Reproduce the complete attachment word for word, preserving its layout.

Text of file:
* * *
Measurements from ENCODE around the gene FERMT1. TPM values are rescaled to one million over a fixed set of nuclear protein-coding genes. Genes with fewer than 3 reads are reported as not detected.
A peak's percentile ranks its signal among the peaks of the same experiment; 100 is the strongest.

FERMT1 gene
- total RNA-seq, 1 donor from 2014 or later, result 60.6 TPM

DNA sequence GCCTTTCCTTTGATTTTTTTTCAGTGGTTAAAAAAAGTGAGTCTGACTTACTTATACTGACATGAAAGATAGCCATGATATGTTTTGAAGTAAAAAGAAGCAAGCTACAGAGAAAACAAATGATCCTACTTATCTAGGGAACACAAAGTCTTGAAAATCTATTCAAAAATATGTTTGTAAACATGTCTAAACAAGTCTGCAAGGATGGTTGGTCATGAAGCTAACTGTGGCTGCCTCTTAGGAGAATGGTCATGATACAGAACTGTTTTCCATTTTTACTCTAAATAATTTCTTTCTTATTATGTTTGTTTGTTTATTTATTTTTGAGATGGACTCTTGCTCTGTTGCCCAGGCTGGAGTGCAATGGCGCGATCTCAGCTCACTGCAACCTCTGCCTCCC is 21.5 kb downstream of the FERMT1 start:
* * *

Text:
Measurements from ENCODE around the gene FERMT1. TPM values are rescaled to one million over a fixed set of nuclear protein-coding genes. Genes with fewer than 3 reads are reported as not detected.
A peak's percentile ranks its signal among the peaks of the same experiment; 100 is the strongest.

FERMT1 gene
- total RNA-seq, 1 donor from 2014 or later, result 60.6 TPM

DNA sequence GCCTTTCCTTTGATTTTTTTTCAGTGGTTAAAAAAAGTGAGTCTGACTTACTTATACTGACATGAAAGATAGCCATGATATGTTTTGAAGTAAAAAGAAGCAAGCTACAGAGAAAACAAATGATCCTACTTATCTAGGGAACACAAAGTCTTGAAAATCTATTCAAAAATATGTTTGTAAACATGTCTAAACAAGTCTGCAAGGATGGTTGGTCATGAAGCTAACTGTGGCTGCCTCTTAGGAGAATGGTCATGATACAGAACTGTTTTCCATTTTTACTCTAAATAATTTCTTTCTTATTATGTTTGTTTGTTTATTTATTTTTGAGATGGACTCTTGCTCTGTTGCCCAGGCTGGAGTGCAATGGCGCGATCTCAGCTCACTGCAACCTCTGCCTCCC is 21.5 kb downstream of the FERMT1 start: